Legislator offers proposal to raise taxes on the rich


POSTED: Friday, April 03, 2009

In a plan to balance the state budget, House Speaker Calvin Say is readying a new state income tax proposal: increases for those making more than $150,000 a year.

By increasing the 10 percent income tax lid to 11 percent for those making more than $150,000 and to 12 percent for those making more than $200,000, Say figures that those in lower tax brackets could get a tax cut and the state would still get more money.

Say, a legislative veteran of several budget downturns, said he has never seen an economy as bad as the one now facing Hawaii.

In a wide-ranging interview on Wednesday, Say said the economy “;is not anyone's fault. It is global.”;

The Palolo Democrat is critical of Republican Gov. Linda Lingle, whom he faults for poor planning.

Specifically, Say said Lingle made a critical budget mistake by agreeing to allow the public worker unions to drag out collective bargaining talks until December.

“;I don't know why she said she would delay collective-bargaining arbitration. What are you waiting for?”; Say asked. “;You will already be in the new biennium. I don't know what she is thinking. Our budget is going to be balanced, but what if there is no contract for workers or for the health fund?”;

Say is also looking at a list of 44 state House bills that would balance the budget by dropping state tax credits or cutting state worker benefits.

Also being considered is House Bill 1749, which would net the state about $25 million a year by taxing mutual benefits societies such as the Hawaii Medical Service Association and Kaiser Permanente.

Say also criticized the four county mayors, saying the quartet would be better off supporting Lingle's call to cut public worker salaries.

“;I'm surprised they didn't support her call for salary rollbacks. She is doing them a favor. You can't have it all and talk out of both sides of your mouth,”; Say said.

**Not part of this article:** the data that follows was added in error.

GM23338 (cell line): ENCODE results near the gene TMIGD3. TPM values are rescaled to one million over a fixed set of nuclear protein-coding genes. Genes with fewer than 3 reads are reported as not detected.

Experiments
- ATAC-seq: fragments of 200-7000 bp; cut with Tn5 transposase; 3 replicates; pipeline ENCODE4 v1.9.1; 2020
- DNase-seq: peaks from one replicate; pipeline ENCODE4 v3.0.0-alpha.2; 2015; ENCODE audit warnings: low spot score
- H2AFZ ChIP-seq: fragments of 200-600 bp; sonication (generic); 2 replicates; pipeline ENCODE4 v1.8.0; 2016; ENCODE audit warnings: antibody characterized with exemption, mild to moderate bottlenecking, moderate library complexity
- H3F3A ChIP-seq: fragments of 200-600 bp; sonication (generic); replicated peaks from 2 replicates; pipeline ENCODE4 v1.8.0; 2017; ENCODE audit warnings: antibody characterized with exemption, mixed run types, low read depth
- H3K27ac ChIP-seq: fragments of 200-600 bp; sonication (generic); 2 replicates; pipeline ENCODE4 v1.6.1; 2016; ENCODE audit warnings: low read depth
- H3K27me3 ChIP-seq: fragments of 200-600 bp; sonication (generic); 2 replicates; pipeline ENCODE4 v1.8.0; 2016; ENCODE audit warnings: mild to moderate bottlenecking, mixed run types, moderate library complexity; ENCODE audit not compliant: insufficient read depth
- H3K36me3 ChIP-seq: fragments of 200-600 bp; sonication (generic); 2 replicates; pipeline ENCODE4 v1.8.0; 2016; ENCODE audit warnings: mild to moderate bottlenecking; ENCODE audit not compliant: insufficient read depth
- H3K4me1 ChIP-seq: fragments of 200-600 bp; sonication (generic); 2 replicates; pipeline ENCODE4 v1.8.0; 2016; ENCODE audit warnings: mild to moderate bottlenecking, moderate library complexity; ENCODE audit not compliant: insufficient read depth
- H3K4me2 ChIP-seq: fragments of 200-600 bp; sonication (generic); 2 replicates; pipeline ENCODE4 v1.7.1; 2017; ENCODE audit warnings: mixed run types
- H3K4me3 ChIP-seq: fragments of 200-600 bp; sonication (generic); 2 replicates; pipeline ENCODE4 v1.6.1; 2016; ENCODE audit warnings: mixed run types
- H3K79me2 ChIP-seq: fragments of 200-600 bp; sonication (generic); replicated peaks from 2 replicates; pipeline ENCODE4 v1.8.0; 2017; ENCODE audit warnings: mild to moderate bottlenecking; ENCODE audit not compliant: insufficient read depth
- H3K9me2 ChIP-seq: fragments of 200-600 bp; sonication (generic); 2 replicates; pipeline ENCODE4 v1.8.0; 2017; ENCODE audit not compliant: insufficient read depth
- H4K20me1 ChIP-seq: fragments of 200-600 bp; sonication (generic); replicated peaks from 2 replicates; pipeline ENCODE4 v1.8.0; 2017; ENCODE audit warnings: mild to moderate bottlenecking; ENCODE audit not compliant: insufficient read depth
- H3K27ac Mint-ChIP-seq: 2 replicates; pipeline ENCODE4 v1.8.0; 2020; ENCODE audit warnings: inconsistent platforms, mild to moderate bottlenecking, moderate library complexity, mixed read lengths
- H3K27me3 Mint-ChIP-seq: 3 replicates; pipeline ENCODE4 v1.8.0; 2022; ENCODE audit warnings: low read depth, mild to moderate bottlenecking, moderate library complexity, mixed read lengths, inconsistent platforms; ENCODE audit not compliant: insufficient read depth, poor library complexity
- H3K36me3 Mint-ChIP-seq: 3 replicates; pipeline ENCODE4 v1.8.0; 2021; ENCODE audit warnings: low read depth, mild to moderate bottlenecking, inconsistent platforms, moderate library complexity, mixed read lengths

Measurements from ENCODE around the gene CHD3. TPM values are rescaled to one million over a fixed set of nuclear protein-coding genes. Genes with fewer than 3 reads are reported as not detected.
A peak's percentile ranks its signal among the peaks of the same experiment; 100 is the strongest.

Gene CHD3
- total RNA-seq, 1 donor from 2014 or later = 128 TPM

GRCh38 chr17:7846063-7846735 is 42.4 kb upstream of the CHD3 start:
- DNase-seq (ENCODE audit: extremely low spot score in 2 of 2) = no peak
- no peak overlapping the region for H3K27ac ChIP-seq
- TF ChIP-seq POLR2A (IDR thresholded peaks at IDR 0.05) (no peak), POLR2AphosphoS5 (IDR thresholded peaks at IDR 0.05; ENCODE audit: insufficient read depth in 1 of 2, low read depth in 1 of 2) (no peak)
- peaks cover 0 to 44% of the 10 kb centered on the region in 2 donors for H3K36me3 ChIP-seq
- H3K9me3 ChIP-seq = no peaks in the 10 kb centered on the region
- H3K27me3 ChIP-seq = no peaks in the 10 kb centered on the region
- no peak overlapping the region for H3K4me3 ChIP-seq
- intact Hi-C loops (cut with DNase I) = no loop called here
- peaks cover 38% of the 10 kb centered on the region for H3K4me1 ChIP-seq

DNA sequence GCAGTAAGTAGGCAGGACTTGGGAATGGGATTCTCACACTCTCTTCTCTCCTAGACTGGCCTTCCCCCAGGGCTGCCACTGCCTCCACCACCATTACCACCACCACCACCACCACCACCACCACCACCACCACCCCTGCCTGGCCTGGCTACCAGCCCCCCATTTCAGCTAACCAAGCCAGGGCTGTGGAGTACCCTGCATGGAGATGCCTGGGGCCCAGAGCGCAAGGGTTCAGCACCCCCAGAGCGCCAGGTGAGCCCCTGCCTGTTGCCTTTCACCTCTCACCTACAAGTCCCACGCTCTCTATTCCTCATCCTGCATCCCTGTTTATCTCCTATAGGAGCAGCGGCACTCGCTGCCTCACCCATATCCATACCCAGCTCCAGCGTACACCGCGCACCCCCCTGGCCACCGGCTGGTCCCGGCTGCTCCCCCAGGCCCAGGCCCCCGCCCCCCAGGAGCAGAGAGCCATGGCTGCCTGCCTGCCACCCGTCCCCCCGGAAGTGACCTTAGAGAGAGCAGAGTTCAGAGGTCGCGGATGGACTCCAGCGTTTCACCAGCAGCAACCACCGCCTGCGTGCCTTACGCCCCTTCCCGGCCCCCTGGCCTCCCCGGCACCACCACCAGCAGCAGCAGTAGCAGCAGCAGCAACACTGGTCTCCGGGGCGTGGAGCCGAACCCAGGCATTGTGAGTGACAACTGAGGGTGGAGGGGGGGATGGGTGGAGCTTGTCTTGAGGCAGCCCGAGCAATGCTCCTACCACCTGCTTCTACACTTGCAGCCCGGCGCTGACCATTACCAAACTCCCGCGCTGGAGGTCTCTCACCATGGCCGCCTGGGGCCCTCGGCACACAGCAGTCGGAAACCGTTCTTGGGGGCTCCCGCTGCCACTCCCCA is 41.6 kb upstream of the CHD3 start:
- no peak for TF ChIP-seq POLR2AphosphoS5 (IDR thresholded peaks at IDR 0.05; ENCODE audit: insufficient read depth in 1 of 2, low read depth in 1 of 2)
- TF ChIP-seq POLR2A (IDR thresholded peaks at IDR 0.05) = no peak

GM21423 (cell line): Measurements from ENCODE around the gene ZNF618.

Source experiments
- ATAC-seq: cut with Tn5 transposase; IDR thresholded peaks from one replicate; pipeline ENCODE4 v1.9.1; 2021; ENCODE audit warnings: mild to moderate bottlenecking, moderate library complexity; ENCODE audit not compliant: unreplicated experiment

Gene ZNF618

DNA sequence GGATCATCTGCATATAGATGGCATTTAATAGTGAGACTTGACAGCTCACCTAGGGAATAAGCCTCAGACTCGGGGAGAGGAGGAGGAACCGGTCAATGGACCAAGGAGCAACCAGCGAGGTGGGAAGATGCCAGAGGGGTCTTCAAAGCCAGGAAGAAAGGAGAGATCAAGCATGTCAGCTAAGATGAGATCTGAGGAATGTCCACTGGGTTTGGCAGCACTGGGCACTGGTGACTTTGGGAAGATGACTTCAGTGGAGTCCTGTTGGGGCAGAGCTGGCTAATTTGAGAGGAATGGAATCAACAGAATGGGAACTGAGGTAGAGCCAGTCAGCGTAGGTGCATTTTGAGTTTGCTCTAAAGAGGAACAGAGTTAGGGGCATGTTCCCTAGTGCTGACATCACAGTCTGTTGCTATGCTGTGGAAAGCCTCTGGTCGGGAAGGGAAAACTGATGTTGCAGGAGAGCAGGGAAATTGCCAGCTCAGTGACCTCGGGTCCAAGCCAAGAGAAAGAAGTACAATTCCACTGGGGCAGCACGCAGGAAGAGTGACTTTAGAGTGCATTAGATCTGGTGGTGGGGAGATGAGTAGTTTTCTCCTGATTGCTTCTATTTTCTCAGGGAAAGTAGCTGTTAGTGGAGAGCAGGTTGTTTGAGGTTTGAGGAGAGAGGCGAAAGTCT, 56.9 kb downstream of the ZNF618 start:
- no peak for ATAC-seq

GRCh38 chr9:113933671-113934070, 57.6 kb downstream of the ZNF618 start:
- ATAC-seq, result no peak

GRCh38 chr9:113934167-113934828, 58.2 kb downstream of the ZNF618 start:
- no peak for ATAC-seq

He complained that the mayors are pleading that the counties continue to keep a portion of the tourist hotel room tax but are not preparing for big budget drops next year when property taxes are expected to fall.

Say, however, is urging that the Legislature reconsider the entire tourist tax contribution to the counties and instead go back to a regular grant process. He also said he would be in favor of allowing the neighbor island counties to raise their own taxes by increasing the general excise tax as Honolulu has done to fund mass transit.

Sen. Fred Hemmings, the Senate GOP leader and another legislative veteran, disagreed with Say's call for any tax increases, saying that raising taxes on upper-income families would hurt the economy.

“;It would be disastrous to raise taxes in these times. This is a wonderful time to take the opportunity to restructure government. We should take it,”; Hemmings said.

Raising taxes would not help the budget, Hemmings said. He urged instead that public worker unions consider furloughs or wage reductions.

“;Hawaii has lost 20,000 jobs in the private sector, and the union leaders should work with us to restructure government,”; Hemmings said, adding that it would be better for public workers to take on more responsibilities rather than see their jobs eliminated.